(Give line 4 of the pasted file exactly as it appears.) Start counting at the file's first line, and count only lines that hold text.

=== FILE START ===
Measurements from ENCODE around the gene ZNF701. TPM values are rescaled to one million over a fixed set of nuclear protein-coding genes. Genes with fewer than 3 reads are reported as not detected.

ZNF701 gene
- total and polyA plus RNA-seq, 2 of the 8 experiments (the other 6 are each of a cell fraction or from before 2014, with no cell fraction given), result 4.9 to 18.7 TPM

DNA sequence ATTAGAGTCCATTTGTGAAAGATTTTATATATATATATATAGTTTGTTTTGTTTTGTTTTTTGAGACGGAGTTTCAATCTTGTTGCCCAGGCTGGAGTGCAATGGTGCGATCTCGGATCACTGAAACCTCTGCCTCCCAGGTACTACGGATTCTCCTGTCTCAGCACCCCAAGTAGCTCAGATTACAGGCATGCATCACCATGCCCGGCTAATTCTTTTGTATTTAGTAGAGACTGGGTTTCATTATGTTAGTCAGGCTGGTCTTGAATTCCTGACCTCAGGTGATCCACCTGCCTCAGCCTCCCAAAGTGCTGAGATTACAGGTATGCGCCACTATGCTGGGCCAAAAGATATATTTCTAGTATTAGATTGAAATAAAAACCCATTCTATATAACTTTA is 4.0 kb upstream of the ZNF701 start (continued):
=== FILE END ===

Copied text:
DNA sequence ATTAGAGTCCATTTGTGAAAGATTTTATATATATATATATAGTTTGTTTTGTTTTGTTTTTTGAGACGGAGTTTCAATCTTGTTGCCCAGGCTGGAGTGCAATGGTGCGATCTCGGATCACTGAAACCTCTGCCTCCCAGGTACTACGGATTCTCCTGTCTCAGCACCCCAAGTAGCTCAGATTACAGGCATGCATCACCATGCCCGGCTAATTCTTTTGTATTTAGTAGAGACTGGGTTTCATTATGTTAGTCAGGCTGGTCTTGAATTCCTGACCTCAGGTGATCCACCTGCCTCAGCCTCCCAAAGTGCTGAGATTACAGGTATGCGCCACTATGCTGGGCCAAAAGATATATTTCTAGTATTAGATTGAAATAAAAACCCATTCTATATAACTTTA is 4.0 kb upstream of the ZNF701 start (continued):